My fingers flew over the calculator keys as customers lined up at the cashiers’ table with shopping baskets full of Christmas ornaments, cookies, used books, ribbons, fabric, jewelry, bowls, candles, plants and more. Compared to my recent experience at last week’s garage sale, where I was dealing in such small numbers I didn’t need a calculator, this was high finance.
This was the annual holiday bazaar at Newport, Oregon’s Sacred Heart Church, ironically scheduled on Nov. 1. On Halloween I was decorating a Christmas tree at the entrance to the hall, standing on a stepstool putting up lights and pine boughs and crawling on the floor trying to figure out how to plug in the lights, two trees, an animated Santa Claus and a boom box without blowing up the church. Meanwhile the tide of people bringing in cookies, pies, muffins and other baked goods never stopped.
Other volunteers transformed the main hall into a wonderland of red, green and gold and turned classrooms into the Book Nook, Country Store, and Odds and Ends Room. Tables filled up with jewelry, holiday decorations, pictures, craft supplies, cookies and more, more, more.
This is our parish’s big fundraiser, and it is big. Volunteers spend months collecting and pricing merchandise and gathering donations for the raffle and silent auction. Two days before the bazaar, the religious pictures in the hall come down, replaced by quilts, paintings and signs urging people to buy more raffle tickets.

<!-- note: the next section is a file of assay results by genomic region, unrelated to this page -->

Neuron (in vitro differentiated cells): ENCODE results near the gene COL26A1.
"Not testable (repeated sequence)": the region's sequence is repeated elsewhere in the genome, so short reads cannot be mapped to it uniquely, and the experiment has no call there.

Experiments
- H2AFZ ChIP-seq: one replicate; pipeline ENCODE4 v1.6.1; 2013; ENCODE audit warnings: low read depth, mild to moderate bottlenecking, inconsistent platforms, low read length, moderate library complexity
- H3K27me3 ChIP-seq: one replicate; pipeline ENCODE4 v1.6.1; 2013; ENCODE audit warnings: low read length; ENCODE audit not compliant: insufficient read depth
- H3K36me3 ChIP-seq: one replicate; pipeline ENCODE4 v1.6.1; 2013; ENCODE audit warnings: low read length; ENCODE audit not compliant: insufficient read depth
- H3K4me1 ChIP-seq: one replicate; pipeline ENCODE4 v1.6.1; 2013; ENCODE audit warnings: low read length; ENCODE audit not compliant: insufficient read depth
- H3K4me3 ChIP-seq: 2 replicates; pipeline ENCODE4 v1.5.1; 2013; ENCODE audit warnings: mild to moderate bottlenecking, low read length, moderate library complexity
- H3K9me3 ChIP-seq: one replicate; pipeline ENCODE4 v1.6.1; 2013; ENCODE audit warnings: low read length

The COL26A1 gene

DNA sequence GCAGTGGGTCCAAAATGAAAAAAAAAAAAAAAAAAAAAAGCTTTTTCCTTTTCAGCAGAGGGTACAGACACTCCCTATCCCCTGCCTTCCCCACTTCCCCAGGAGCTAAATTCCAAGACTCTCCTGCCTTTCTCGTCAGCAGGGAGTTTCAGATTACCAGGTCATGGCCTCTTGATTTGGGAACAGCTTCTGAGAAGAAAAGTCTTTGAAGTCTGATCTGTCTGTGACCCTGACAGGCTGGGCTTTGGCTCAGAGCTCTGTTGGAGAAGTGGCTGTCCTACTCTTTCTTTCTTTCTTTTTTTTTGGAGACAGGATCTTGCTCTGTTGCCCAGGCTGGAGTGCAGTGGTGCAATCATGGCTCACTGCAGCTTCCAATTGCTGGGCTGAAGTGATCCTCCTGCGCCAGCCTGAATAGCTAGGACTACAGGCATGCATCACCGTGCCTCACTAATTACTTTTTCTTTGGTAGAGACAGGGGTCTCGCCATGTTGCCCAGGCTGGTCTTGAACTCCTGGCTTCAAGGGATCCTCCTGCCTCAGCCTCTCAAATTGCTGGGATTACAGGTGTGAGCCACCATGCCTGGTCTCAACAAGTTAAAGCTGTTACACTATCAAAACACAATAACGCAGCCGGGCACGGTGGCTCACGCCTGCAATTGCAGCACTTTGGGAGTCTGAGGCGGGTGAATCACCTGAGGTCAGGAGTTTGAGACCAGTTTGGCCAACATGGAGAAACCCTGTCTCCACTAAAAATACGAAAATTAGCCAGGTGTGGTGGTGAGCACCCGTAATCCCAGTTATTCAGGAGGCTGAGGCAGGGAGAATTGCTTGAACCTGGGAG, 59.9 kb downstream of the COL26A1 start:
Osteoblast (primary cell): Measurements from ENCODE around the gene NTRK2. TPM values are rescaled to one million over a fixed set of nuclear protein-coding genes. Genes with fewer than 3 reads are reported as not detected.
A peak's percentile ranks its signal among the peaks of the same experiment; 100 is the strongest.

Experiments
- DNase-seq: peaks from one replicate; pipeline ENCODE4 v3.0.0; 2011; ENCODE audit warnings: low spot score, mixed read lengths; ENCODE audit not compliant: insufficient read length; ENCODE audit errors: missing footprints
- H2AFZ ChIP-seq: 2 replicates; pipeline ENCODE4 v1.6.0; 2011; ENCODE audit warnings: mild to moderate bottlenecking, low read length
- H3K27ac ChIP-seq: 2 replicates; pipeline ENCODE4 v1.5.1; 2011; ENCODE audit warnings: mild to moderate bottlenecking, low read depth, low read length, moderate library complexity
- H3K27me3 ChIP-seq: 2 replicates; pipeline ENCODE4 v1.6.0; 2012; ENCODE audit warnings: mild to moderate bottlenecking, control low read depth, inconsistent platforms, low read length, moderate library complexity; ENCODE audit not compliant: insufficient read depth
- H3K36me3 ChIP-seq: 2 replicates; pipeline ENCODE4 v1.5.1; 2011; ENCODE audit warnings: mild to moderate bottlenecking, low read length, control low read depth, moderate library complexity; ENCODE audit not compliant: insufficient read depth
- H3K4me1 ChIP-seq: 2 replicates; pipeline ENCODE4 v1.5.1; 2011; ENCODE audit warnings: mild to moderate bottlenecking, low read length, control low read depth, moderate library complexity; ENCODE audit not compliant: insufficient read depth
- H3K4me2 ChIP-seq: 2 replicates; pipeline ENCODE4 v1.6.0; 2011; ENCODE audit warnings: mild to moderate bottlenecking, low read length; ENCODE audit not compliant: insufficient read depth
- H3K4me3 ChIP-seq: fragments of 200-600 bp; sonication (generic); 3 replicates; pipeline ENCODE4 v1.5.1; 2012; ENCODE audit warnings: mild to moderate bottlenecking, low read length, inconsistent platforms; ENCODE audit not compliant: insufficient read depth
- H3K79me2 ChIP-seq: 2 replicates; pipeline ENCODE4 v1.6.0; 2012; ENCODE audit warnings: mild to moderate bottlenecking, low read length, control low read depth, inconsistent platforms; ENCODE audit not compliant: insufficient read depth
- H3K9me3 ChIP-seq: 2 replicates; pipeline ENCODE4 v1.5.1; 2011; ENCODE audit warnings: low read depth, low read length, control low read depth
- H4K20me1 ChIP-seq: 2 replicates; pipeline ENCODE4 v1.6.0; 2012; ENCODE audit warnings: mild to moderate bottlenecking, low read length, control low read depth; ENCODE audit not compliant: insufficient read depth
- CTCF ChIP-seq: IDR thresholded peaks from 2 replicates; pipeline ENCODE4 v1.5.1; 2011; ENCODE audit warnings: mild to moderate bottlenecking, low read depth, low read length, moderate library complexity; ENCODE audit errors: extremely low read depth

On Saturday, the kitchen area became a restaurant, where bazaar-goers noshed on soup, Chinese food, and pies, pies, pies (140!), served by parishioners turned waiters and waitresses. People started arriving before the doors opened at 9:00. By 10, the church parking lots were full, and cars lined the streets. It was loud, crowded and wonderful.
I was subbing for my friend Pat, who was sick. I had only planned to donate books and homemade loaves of pumpkin and banana bread, but I wound up staying to do a lot more. I don’t want to say thank you for getting sick—Pat, please get well ASAP—but I’m glad I got to do it.
I didn’t win the raffle, but I came home with two bags of treasures, along with a piece of apple pie and a warm heart.
Yesterday (Sunday), the bazaar reopened after the Masses, with all the leftovers on sale for half price. Whatever’s left will be donated to charity or saved for next year’s bazaar. When I return to church for choir practice on Tuesday night, the religious pictures will be back on the walls, and the tables back in their usual places, the warm feeling of family and friendship will remain.
I worked my way through college clerking at retail stores, selling sheet music, furniture, uniforms and housewares. Forty years later, the old skills still kick back in. If this writer gig doesn’t work out, I can always fall back into retail, at least once a year.